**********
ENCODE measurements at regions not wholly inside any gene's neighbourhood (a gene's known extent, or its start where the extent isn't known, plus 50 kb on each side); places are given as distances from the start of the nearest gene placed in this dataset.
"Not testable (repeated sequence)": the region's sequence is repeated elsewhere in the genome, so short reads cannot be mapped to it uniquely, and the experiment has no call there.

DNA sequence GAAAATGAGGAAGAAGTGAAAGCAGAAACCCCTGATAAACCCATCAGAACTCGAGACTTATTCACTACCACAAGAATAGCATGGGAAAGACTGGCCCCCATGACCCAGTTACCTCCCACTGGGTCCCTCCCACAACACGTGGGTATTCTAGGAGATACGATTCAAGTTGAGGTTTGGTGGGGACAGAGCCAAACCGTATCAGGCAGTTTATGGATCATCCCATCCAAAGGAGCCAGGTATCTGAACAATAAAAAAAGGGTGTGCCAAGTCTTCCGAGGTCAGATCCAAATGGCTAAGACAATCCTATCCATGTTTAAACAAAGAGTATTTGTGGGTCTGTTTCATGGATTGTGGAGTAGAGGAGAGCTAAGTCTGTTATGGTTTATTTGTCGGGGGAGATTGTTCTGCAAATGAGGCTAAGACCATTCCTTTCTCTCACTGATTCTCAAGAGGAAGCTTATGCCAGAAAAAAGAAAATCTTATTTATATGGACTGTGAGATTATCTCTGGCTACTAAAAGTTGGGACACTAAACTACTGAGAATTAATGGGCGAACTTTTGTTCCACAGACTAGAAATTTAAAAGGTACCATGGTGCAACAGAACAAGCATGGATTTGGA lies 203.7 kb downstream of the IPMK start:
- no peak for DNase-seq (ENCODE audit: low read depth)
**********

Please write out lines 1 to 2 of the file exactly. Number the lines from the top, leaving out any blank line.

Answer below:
ENCODE measurements at regions not wholly inside any gene's neighbourhood (a gene's known extent, or its start where the extent isn't known, plus 50 kb on each side); places are given as distances from the start of the nearest gene placed in this dataset.
"Not testable (repeated sequence)": the region's sequence is repeated elsewhere in the genome, so short reads cannot be mapped to it uniquely, and the experiment has no call there.